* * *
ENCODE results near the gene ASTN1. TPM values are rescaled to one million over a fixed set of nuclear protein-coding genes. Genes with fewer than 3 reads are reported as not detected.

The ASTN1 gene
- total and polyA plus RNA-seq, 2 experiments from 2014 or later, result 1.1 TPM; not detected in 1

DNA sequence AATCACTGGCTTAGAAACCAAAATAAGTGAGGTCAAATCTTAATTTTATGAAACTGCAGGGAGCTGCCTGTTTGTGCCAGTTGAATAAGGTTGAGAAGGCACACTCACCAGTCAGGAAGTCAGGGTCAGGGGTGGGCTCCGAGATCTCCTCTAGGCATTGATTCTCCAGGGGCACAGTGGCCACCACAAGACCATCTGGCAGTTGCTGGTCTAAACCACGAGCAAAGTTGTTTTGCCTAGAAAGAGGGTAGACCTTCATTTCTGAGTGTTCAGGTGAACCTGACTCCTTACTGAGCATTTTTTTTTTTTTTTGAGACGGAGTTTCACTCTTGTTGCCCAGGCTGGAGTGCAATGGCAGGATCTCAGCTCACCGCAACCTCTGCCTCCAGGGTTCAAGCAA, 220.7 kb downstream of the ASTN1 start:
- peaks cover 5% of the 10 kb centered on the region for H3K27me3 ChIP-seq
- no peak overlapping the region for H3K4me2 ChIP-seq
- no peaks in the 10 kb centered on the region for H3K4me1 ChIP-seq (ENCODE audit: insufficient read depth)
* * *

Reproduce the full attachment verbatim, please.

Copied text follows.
ENCODE results near the gene ASTN1. TPM values are rescaled to one million over a fixed set of nuclear protein-coding genes. Genes with fewer than 3 reads are reported as not detected.

The ASTN1 gene
- total and polyA plus RNA-seq, 2 experiments from 2014 or later, result 1.1 TPM; not detected in 1

DNA sequence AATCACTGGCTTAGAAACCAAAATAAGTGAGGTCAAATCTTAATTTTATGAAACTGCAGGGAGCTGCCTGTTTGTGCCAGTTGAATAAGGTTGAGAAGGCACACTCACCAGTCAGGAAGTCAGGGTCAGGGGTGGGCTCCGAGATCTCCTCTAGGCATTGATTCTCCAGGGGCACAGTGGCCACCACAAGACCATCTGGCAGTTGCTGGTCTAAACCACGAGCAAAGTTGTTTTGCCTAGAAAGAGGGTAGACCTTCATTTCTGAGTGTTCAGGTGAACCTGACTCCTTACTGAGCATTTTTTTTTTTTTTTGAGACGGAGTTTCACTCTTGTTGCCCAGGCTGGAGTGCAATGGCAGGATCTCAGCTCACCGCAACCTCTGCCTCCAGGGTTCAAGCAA, 220.7 kb downstream of the ASTN1 start:
- peaks cover 5% of the 10 kb centered on the region for H3K27me3 ChIP-seq
- no peak overlapping the region for H3K4me2 ChIP-seq
- no peaks in the 10 kb centered on the region for H3K4me1 ChIP-seq (ENCODE audit: insufficient read depth)